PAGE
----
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The Fourth Article in Cyberspace

April 28, 2014

To be clear, the title is not a reference to how many postings I have found or written along any topical lines.  It is about the Fourth Article of the U. S. Constitution’s Bill of Rights (almost always erroneously called the Fourth Amendment, even by law scholars, despite the fact none of the first ten articles in the Bill of Rights were ever amendments and none are after they are ratified) and the Article’s implementation in cyberspace.  The short version of that is: search and seizure of digital memory by arresting police officers of accused criminals.  The Supreme Court is reviewing appeals concerning exactly this- and this, I cannot stress enough, is crucial in its ramifications for any and all future criminal prosecution.  As tethered as our society is to such things, it is only going to become more important.  The link is here: <;

It is enough to say the Supreme Court is going to decide whether or not police have the legal right to search (known as pilfering when a civilian does it) peoples’ cell phones, smart phones, or miscellaneous digital devices at the time of arrest.  This may seem minor and justified, but as in the case of any infringement on freedom, it is all in how this is done.  Even if it is done, it cannot be allowed to expand into greater infringements.  If history is any teacher, it surely is going to anyway…

The motivation to search peoples’ phone when arrested for comparably minor offenses is not unreasonable, and not even in contradiction with normal procedure.  I can’t say the police, or federal agents, would never have good cause to do so.  If that is the case, and it can be proven later, no enforcement officer should be prohibited from searching anything if the public good is sacrificed by the restriction; the guidelines for that would be complex, though, so be aware of that.  Barring such cases, search of anyone’s phone or other device while under arrest cannot be justified, especially when anything sought could be easily found by legal means or it is unlikely to produce evidence related to the cause of arrest.  If it is important enough to scan through a contact list or text message inbox, you can get a karking warrant.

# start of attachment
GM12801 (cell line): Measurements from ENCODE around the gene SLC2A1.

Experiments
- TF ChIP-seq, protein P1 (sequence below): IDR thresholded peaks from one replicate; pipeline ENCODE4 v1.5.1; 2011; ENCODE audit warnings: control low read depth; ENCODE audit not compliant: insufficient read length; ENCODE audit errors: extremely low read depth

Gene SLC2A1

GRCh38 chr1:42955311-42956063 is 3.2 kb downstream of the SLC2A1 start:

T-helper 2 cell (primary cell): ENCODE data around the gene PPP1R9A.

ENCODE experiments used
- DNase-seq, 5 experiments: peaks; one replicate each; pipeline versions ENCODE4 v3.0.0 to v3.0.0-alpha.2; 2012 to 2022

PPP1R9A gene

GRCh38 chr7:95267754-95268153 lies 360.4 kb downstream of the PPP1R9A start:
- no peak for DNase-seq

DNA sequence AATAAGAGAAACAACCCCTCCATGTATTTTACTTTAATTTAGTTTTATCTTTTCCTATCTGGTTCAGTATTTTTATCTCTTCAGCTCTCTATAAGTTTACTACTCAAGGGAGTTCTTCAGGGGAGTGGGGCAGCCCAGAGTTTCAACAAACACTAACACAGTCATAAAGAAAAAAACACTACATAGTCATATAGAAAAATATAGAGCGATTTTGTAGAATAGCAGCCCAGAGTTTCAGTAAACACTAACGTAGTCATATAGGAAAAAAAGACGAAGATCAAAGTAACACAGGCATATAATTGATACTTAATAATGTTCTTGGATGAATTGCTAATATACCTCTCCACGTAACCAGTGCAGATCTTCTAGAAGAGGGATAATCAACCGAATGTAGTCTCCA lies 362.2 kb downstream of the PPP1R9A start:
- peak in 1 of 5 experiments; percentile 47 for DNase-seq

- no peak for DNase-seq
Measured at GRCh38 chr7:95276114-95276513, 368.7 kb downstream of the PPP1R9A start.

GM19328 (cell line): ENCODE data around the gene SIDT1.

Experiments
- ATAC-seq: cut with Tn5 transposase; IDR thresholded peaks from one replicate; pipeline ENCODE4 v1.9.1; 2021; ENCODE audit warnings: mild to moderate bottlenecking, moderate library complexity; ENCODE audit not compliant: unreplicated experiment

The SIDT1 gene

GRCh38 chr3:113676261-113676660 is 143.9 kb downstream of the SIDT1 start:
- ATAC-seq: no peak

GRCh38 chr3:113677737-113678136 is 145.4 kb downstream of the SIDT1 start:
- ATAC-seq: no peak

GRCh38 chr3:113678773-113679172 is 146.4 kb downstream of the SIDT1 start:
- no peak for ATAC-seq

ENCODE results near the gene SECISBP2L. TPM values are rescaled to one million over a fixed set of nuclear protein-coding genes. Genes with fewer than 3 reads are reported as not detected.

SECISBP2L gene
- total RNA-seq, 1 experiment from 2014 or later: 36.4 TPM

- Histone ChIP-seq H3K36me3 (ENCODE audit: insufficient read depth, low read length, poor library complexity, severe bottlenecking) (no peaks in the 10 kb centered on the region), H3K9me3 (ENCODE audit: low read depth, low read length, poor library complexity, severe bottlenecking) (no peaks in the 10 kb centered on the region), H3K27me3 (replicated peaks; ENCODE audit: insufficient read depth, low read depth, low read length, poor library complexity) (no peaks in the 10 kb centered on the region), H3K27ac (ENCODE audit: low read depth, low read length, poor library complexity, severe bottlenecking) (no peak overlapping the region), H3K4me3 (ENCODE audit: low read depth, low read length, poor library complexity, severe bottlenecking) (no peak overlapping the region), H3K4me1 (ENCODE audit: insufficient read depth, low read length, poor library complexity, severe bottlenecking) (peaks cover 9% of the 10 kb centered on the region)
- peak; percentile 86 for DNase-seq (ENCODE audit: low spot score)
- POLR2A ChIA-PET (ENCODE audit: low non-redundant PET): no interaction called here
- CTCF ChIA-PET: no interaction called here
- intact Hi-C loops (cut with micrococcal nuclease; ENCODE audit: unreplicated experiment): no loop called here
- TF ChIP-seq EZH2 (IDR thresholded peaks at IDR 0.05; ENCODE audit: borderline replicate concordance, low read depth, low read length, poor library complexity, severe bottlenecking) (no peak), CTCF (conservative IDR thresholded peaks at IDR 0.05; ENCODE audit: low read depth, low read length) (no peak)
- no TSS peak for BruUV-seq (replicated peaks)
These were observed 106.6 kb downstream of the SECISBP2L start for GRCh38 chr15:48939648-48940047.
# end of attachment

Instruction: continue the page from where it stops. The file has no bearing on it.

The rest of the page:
Why is it dangerous not to require a warrant?  The first red flag could be the Obama administration wants more liberty with searching the private digital possessions during a citizen’s arrest.  Note the phrasing and how the executive branch wants more liberty.  Naturally, the citizen is left with less.  This desire for less control over executive authority comes from the same administration using drones to murder foreign nationals without any attempt to invoke international law to detain or try them in a legal manner; it is the same administration having asked for ambiguous language in a Congressional bill, in the past, so it could indefinitely detain Americans without any legal recourse; it ignored the spirit of the First Article by enacting a health care law which is Communist by definition- argue that if you want, you’ll lose; and the Chief Executive who permits at least three major figures in leadership to utterly fail without any punishment for criminal incompetency or gross neglect (Hillary Clinton, Eric Holder, and Kathleen Sebelius, in case you wanted to know- Benghazi, Fast and Furious, and implementation of the ACA, respectively).

If the Obama administration leans for the police, and by extension federal agents, to have more power in arrest it shall be used unfairly by this administration and anyone else who wants to later.  It’s bad enough the police can take DNA samples without a warrant.  That screams of tyranny if only because it lets police use evidence otherwise inadmissible for court to link people to crimes not associated with known facts at the time of arrest.  That’s a bit long-winded, granted, but what I mean is the police are stretching to find guilt if they even want a DNA sample without some reason to think a person has one on file for a different crime than one is detained for.  My car was once pulled over for no reason except the state police dispatch misread the license plate and thought it was stolen- and at the time the plate was run, it was a residential street when there was no cause for reporting the plate in the first place, where the state police had no legal right to be on duty at all.  You see what I mean about unchecked executive power?

Another reason this search and seizure should be restricted is because it gives access to all sorts of information, and access to people known by the arrested person, having no bearing on the crime at hand.  If you are pulled over for a minor crime, no enforcement officer should have the right to see everything about your life and possibly all important records simply because they want to.  If it is pertinent and not liable to be tampered with by the arrested person, the warrant is enough.

Pay attention, people.  This is the spirit of your government at all levels.  Decisions like this Supreme Court case matter to us and our children.


** Another link gone… This is infuriating… **


From → commentary, politics

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